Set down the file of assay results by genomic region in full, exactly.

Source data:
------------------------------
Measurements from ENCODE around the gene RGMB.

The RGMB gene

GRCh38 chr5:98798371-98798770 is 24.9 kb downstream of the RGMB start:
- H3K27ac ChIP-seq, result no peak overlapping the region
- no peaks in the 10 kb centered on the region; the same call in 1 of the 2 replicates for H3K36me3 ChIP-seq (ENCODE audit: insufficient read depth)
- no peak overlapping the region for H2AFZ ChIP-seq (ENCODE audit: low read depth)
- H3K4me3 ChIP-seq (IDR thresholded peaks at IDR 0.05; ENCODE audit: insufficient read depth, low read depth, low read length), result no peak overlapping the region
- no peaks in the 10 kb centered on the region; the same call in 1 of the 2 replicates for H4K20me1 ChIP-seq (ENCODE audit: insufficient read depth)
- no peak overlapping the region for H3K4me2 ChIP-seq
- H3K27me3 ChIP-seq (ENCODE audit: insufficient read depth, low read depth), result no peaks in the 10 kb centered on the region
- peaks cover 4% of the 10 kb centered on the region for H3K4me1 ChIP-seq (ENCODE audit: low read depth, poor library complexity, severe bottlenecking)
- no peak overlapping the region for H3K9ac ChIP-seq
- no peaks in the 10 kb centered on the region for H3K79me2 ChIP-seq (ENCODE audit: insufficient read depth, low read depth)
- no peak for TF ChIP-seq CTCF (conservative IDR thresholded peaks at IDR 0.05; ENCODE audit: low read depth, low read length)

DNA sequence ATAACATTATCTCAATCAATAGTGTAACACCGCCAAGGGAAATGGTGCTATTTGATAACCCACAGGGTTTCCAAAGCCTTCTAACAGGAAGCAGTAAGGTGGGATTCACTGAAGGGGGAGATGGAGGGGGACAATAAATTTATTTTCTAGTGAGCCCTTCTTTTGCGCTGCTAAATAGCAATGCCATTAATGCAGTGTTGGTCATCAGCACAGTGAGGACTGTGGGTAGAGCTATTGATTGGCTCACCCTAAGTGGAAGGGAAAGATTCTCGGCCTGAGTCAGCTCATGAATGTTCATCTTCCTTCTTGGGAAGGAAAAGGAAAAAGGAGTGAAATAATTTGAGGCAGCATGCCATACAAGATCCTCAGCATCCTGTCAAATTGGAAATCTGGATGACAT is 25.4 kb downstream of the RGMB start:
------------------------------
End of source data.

Measurements from ENCODE around the gene RGMB.

The RGMB gene

GRCh38 chr5:98798371-98798770 is 24.9 kb downstream of the RGMB start:
- H3K27ac ChIP-seq, result no peak overlapping the region
- no peaks in the 10 kb centered on the region; the same call in 1 of the 2 replicates for H3K36me3 ChIP-seq (ENCODE audit: insufficient read depth)
- no peak overlapping the region for H2AFZ ChIP-seq (ENCODE audit: low read depth)
- H3K4me3 ChIP-seq (IDR thresholded peaks at IDR 0.05; ENCODE audit: insufficient read depth, low read depth, low read length), result no peak overlapping the region
- no peaks in the 10 kb centered on the region; the same call in 1 of the 2 replicates for H4K20me1 ChIP-seq (ENCODE audit: insufficient read depth)
- no peak overlapping the region for H3K4me2 ChIP-seq
- H3K27me3 ChIP-seq (ENCODE audit: insufficient read depth, low read depth), result no peaks in the 10 kb centered on the region
- peaks cover 4% of the 10 kb centered on the region for H3K4me1 ChIP-seq (ENCODE audit: low read depth, poor library complexity, severe bottlenecking)
- no peak overlapping the region for H3K9ac ChIP-seq
- no peaks in the 10 kb centered on the region for H3K79me2 ChIP-seq (ENCODE audit: insufficient read depth, low read depth)
- no peak for TF ChIP-seq CTCF (conservative IDR thresholded peaks at IDR 0.05; ENCODE audit: low read depth, low read length)

DNA sequence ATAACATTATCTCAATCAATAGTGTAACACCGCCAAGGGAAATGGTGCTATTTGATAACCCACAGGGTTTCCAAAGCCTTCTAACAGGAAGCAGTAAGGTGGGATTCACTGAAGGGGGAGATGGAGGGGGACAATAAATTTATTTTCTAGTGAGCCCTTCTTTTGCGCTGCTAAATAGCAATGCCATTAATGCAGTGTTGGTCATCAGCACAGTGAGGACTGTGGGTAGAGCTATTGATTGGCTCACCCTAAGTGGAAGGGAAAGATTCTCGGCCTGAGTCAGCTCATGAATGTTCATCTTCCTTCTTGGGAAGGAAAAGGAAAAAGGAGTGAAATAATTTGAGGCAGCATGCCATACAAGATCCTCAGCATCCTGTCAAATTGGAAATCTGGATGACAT is 25.4 kb downstream of the RGMB start: